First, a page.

Curated Optogenetic Publication Database

Search precisely and efficiently by using the advantage of the hand-assigned publication tags that allow you to search for papers involving a specific trait, e.g. a particular optogenetic switch or a host organism.

Showing 1 - 3 of 3 results

Structural Basis of Design and Engineering for Advanced Plant Optogenetics.

blue green red UV BLUF domains Cobalamin-binding domains Cryptochromes Fluorescent proteins LOV domains Phytochromes UV receptors Review
Trends Plant Sci, 4 Nov 2019 DOI: 10.1016/j.tplants.2019.10.002 Link to full text
Abstract: In optogenetics, light-sensitive proteins are specifically expressed in target cells and light is used to precisely control the activity of these proteins at high spatiotemporal resolution. Optogenetics initially used naturally occurring photoreceptors to control neural circuits, but has expanded to include carefully designed and engineered photoreceptors. Several optogenetic constructs are based on plant photoreceptors, but their application to plant systems has been limited. Here, we present perspectives on the development of plant optogenetics, considering different levels of design complexity. We discuss how general principles of light-driven signal transduction can be coupled with approaches for engineering protein folding to develop novel optogenetic tools. Finally, we explore how the use of computation, networks, circular permutation, and directed evolution could enrich optogenetics.

The action mechanisms of plant cryptochromes.

blue Cryptochromes Review Background
Trends Plant Sci, 7 Oct 2011 DOI: 10.1016/j.tplants.2011.09.002 Link to full text
Abstract: Cryptochromes (CRY) are blue-light receptors that mediate various light responses in plants. The photoexcited CRY molecules undergo several biophysical and biochemical changes, including electron transfer, phosphorylation and ubiquitination, resulting in conformational changes to propagate light signals. Two modes of CRY signal transduction have recently been discovered: the cryptochrome-interacting basic-helix-loop-helix 1 (CIB)-dependent CRY2 regulation of transcription; and the SUPPRESSOR OF PHYA1/CONSTITUTIVELY PHOTOMORPHOGENIC1 (SPA1/COP1)-dependent cryptochrome regulation of proteolysis. Both CRY signaling pathways rely on blue light-dependent interactions between the CRY photoreceptor and its signaling proteins to modulate gene expression changes in response to blue light, leading to altered developmental programs in plants.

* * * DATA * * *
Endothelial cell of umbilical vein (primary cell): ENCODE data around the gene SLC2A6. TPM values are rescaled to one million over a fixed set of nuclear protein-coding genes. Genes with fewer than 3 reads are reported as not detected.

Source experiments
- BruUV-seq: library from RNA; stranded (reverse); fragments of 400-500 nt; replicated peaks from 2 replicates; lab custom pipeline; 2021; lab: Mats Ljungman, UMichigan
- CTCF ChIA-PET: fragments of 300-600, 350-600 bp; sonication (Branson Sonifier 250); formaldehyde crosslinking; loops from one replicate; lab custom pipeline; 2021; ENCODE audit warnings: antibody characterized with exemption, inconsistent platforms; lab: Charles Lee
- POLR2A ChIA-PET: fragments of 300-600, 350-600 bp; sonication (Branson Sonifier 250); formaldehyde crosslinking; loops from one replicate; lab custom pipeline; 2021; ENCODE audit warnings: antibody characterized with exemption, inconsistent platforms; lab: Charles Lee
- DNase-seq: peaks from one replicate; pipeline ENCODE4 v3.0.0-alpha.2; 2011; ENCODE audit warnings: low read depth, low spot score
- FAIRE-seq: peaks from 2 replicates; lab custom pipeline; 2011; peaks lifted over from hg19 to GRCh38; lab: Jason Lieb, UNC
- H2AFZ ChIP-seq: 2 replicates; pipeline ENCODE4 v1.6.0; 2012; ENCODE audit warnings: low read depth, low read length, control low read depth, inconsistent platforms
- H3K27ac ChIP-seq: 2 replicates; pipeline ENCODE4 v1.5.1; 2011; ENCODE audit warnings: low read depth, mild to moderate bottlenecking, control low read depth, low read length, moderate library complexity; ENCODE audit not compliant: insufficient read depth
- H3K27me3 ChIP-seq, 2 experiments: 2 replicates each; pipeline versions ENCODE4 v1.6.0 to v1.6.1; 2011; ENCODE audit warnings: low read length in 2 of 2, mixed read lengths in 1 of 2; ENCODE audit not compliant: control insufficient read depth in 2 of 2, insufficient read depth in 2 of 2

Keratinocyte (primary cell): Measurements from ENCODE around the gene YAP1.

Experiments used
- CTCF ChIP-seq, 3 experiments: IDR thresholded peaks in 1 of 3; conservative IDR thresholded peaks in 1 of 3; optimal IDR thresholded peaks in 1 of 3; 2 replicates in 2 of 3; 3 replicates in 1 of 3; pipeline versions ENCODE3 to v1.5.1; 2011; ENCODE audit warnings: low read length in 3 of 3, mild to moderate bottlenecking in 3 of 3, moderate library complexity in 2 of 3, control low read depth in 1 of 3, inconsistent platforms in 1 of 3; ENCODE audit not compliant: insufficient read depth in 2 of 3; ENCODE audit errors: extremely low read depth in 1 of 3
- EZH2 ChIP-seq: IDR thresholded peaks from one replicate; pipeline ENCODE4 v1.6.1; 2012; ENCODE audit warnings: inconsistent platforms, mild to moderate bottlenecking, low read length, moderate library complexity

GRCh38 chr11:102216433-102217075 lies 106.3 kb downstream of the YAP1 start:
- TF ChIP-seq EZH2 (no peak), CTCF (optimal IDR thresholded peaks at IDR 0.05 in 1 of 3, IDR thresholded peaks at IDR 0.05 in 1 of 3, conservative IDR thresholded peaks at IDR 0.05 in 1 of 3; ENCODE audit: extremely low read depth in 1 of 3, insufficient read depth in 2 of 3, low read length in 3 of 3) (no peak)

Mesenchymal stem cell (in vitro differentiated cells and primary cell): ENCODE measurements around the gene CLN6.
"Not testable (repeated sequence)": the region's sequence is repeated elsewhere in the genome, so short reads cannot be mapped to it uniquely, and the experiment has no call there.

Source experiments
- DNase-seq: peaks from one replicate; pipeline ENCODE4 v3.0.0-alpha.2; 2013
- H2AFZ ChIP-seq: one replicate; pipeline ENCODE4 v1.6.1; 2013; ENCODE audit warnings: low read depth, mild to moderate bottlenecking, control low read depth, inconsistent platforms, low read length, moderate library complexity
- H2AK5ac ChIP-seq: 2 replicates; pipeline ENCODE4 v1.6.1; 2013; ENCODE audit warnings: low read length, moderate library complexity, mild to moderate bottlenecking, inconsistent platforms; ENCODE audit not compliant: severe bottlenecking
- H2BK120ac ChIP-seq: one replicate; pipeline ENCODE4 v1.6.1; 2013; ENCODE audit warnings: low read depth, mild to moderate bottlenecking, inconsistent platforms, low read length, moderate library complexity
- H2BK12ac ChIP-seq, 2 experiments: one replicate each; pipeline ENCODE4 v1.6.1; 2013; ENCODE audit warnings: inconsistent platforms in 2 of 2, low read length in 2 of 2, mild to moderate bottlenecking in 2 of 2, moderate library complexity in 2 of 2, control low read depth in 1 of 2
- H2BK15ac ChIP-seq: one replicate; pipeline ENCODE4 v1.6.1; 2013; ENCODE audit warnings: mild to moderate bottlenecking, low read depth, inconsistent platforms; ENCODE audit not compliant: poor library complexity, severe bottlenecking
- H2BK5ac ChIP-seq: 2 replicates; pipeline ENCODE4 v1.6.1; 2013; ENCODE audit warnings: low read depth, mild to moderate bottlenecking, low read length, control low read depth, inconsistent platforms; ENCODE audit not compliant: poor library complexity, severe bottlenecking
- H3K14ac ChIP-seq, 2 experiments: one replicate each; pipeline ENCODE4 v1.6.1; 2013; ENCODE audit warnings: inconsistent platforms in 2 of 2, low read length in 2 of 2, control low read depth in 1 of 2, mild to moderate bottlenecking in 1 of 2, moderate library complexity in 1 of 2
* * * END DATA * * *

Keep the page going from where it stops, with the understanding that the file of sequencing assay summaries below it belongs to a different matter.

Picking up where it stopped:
Transposing phytochrome into the nucleus.

red Phytochromes Review Background
Trends Plant Sci, 27 Sep 2008 DOI: 10.1016/j.tplants.2008.08.007 Link to full text
Abstract: To control many physiological responses, phytochromes directly modulate gene expression. A key regulatory event in this signal transduction pathway is the light-controlled translocation of the photoreceptor from the cytoplasm into the nucleus. Recent publications are beginning to shed light on the molecular mechanisms underlying this central control point. Interestingly, there is a specific mechanism for phytochrome A (phyA) nuclear accumulation. The dedicated phyA nuclear import pathway might be important for the distinct photosensory specificity of this atypical phytochrome. Recent studies in the field also provide a starting point for investigating how the different subcellular pools of phytochrome can control distinct responses to light.
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